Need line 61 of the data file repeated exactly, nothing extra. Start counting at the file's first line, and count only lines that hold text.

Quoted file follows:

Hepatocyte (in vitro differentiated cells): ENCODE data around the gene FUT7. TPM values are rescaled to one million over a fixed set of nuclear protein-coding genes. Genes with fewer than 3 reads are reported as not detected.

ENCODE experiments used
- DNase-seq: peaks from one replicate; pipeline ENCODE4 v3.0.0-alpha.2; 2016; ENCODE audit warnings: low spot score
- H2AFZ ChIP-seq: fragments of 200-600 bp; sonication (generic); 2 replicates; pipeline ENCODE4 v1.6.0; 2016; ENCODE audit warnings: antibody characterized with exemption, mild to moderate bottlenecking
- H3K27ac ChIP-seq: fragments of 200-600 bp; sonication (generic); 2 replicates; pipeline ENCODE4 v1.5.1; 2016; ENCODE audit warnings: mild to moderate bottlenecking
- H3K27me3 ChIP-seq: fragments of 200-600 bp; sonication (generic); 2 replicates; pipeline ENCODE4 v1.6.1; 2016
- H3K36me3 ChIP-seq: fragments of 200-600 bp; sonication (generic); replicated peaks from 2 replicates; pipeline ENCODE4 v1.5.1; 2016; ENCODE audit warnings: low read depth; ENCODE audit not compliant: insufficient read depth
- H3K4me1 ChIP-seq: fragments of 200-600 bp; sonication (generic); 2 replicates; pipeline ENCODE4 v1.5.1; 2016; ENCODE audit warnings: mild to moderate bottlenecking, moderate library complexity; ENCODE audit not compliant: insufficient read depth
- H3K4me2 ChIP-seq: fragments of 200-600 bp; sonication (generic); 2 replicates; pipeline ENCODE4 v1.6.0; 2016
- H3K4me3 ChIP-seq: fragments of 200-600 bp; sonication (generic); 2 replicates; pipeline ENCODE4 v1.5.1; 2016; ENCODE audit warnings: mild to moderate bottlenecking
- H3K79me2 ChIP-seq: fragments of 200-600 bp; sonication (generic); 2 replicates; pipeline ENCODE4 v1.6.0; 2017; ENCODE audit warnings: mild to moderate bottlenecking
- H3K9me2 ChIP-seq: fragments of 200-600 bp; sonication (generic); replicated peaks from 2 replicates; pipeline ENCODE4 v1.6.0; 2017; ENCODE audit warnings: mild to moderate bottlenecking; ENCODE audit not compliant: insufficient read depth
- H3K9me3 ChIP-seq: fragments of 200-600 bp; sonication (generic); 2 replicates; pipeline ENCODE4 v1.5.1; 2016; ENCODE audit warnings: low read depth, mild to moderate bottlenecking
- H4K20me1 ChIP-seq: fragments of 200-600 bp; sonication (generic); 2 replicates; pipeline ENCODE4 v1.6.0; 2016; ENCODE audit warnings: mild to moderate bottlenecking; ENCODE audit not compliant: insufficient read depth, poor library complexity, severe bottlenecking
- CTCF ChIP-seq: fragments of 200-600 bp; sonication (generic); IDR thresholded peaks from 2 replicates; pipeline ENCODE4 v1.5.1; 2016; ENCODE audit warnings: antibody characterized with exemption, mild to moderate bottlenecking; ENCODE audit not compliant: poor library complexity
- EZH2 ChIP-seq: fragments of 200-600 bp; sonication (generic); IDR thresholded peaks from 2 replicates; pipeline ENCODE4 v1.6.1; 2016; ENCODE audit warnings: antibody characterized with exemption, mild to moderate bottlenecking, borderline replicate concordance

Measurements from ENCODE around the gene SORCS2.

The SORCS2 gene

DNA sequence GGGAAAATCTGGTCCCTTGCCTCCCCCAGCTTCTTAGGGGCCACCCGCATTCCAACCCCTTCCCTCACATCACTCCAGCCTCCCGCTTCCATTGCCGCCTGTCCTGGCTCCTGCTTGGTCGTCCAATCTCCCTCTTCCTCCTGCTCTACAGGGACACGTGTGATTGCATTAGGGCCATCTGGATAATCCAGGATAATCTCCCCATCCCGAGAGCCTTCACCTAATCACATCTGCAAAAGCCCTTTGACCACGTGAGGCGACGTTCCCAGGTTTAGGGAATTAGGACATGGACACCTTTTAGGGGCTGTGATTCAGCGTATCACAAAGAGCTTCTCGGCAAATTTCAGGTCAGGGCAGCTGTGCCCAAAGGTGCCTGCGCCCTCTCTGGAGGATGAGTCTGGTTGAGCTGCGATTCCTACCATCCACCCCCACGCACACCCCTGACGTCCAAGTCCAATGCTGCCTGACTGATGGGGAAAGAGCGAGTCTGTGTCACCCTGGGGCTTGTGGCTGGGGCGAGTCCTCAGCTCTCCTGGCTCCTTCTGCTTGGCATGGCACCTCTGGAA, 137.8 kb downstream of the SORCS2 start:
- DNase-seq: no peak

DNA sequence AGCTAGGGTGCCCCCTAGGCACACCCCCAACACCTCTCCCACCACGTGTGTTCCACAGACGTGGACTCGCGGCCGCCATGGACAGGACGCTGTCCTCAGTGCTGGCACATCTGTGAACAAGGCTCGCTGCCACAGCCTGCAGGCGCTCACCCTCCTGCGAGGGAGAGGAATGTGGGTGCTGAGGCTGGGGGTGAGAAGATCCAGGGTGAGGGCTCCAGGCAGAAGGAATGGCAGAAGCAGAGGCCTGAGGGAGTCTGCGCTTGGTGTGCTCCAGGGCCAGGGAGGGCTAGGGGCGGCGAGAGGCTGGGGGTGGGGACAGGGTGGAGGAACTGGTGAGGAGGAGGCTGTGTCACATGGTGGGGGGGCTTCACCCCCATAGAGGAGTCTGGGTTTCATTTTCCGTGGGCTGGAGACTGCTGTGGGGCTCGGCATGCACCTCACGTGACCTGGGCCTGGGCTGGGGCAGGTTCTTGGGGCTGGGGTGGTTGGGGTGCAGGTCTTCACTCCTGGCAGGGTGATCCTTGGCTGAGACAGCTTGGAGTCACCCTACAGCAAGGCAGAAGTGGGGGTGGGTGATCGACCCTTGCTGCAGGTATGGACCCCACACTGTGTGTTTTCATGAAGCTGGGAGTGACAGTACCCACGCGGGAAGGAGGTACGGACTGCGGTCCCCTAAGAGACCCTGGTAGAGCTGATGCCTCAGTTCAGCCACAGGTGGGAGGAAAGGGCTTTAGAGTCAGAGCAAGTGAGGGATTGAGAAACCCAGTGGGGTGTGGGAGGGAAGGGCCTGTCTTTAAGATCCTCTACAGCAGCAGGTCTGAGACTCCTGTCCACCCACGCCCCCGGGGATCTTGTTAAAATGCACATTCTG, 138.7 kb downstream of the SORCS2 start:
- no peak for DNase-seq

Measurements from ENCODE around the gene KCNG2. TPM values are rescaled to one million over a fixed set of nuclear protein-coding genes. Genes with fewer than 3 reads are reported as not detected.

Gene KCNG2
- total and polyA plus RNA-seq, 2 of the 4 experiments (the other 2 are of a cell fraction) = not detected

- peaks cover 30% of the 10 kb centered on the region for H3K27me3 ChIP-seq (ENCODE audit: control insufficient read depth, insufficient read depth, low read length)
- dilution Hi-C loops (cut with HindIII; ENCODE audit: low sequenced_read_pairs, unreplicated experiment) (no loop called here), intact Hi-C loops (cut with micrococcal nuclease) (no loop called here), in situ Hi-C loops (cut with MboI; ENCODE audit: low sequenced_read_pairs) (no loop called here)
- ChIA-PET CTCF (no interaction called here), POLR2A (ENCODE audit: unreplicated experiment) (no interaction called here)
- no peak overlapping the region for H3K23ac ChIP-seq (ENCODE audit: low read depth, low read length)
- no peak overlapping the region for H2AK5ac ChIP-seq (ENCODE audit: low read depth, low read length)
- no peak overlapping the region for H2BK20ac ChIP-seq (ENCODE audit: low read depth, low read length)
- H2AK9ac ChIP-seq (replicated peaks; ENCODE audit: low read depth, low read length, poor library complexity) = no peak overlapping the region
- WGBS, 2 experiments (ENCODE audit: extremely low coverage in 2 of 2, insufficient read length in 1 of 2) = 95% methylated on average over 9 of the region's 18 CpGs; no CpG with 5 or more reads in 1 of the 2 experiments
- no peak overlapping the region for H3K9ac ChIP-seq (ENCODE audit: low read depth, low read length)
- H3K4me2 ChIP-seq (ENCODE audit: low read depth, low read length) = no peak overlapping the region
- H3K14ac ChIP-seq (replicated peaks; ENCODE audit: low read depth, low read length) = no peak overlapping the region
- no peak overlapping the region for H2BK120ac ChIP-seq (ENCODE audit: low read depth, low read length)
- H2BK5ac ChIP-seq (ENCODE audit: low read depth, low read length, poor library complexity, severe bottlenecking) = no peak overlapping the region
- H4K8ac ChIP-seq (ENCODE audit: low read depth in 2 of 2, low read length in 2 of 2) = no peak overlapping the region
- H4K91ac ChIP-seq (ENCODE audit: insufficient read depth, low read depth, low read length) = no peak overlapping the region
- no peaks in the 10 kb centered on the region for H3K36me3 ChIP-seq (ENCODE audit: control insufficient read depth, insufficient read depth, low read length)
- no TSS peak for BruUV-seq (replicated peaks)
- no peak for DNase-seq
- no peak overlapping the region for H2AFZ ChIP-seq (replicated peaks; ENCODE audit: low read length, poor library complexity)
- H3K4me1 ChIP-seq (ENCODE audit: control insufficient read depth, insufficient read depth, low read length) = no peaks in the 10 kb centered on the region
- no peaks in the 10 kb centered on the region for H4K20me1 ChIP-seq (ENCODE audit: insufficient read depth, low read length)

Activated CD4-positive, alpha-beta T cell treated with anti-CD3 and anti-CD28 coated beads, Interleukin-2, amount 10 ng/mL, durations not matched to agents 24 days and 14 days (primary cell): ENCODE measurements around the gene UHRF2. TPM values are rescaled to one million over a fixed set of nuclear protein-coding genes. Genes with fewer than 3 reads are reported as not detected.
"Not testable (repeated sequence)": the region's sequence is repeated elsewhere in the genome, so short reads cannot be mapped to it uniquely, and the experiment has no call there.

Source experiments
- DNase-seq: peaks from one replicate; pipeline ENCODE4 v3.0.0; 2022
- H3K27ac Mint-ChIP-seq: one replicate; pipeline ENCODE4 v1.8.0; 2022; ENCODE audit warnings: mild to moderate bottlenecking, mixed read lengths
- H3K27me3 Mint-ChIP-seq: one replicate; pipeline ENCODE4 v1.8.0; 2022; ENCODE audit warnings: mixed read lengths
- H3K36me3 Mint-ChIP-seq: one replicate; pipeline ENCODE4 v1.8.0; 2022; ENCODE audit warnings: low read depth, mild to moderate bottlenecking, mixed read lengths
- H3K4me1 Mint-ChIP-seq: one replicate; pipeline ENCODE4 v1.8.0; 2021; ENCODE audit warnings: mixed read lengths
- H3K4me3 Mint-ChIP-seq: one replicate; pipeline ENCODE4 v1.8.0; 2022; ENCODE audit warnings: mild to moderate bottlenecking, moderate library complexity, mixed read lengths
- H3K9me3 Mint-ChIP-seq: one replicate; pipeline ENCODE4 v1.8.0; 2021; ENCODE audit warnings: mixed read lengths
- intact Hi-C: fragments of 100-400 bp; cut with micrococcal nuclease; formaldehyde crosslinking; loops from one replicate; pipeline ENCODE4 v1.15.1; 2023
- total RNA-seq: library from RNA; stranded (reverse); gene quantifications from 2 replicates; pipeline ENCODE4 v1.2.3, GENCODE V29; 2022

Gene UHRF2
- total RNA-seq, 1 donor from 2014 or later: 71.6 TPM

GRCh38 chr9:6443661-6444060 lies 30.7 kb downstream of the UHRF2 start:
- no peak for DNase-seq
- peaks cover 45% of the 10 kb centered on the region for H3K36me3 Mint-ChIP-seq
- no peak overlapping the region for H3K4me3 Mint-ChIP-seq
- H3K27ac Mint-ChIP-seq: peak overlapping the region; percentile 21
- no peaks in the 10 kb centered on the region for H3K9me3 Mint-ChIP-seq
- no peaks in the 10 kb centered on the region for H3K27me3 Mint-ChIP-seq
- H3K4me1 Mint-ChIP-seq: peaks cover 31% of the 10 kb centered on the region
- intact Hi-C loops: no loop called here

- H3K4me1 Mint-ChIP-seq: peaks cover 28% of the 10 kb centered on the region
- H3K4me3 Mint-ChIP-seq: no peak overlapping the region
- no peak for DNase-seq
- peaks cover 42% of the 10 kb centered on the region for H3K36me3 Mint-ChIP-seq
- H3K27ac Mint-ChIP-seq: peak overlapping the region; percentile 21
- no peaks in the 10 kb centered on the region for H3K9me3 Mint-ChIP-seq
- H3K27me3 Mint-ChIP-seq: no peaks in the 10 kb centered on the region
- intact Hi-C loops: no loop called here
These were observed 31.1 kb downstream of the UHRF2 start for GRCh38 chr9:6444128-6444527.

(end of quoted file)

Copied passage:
GRCh38 chr9:6443661-6444060 lies 30.7 kb downstream of the UHRF2 start: